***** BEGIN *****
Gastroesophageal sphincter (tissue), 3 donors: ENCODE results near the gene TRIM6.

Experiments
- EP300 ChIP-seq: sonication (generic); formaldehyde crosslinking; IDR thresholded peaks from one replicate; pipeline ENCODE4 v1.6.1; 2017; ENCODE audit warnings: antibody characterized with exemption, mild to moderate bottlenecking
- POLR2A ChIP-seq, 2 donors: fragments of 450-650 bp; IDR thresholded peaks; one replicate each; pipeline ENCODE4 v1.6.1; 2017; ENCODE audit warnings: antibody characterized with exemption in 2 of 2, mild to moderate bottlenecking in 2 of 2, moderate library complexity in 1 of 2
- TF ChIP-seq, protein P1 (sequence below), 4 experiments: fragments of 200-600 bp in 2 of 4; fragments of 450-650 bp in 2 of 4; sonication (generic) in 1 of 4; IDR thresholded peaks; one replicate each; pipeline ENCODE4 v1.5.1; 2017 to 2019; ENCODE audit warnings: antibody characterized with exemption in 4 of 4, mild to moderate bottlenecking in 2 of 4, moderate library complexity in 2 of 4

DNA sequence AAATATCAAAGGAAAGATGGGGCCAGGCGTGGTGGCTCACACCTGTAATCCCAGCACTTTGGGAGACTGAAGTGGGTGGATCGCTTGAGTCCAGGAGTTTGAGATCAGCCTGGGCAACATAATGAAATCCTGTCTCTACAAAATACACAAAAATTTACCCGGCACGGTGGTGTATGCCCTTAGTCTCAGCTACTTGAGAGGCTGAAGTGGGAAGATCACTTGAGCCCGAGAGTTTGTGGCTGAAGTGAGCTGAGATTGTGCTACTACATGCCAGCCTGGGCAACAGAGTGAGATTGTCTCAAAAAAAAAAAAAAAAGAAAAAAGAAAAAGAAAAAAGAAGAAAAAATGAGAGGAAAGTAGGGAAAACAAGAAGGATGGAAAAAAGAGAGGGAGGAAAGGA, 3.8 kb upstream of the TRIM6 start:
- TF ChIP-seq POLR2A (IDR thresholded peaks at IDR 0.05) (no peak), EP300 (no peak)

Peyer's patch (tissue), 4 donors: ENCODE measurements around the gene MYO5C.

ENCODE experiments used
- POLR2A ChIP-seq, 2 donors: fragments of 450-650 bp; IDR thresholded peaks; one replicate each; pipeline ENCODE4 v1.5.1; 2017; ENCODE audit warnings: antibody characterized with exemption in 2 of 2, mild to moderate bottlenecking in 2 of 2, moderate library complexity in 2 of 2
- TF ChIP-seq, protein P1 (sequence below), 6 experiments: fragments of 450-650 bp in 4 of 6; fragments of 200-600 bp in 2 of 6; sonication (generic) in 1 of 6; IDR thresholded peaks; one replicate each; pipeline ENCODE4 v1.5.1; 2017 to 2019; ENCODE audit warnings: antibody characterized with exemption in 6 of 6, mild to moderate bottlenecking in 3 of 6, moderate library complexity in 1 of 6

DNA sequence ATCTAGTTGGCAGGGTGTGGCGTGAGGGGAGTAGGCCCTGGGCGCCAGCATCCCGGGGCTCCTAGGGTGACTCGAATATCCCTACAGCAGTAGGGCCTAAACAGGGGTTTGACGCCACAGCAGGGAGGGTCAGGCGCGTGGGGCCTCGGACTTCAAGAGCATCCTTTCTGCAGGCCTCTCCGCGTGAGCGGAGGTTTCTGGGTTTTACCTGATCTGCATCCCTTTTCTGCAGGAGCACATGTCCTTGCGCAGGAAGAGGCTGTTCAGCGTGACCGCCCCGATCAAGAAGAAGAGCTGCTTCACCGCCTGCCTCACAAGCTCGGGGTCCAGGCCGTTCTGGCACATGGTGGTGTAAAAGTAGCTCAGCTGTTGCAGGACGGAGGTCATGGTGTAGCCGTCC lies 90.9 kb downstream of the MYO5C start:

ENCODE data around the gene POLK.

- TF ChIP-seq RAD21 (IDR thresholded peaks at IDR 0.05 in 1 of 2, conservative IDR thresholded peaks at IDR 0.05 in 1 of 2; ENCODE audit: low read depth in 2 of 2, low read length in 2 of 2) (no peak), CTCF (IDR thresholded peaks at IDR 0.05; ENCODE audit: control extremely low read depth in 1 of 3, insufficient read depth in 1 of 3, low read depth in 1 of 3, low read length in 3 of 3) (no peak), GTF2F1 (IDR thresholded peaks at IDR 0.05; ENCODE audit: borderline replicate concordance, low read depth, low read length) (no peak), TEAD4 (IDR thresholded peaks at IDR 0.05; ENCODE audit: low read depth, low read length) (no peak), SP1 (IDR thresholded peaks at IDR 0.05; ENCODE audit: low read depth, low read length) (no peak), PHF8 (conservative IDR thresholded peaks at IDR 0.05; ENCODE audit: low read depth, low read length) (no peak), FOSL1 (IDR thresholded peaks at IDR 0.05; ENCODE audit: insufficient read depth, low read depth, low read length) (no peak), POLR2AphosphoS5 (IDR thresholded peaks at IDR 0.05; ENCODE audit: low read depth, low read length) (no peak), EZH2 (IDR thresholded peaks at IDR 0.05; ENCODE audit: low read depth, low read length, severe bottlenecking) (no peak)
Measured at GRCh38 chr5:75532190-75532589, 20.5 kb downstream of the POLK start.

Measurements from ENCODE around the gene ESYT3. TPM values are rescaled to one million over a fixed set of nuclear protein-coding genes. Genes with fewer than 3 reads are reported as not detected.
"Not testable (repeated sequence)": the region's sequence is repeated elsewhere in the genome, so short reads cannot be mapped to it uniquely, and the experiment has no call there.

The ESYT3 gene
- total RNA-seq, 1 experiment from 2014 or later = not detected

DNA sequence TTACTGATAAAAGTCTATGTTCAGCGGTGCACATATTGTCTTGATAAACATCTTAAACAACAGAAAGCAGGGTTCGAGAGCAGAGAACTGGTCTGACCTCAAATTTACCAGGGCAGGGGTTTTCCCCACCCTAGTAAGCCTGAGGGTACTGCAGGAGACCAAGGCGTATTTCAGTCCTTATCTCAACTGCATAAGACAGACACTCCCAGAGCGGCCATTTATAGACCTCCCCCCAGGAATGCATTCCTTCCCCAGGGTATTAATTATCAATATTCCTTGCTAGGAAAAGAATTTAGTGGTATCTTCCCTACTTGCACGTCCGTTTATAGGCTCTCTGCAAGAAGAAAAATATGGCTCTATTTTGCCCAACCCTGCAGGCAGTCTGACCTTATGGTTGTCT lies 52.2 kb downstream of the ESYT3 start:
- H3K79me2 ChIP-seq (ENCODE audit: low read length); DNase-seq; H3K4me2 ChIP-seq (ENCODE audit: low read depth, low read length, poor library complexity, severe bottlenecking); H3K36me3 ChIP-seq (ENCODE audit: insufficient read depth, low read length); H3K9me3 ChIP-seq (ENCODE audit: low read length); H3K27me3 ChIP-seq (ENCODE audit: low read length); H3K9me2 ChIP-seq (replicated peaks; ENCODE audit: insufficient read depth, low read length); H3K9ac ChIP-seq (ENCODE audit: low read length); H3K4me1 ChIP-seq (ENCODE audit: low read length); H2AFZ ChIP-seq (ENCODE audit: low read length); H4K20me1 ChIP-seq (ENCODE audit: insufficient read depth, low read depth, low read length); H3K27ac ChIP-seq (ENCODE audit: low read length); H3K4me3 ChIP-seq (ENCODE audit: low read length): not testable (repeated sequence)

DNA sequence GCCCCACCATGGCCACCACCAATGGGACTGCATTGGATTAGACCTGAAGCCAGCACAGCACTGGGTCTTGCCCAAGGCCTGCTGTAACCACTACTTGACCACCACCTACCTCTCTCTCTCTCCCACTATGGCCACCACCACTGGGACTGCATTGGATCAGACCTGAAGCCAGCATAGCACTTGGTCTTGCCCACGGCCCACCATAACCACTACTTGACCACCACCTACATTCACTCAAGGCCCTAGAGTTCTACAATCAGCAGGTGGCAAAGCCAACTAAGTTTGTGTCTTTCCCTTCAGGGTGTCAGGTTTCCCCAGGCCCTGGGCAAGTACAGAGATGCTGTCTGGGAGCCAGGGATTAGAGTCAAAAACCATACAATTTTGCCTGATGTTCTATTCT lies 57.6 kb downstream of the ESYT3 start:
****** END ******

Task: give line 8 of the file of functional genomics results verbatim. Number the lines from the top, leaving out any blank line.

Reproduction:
Peyer's patch (tissue), 4 donors: ENCODE measurements around the gene MYO5C.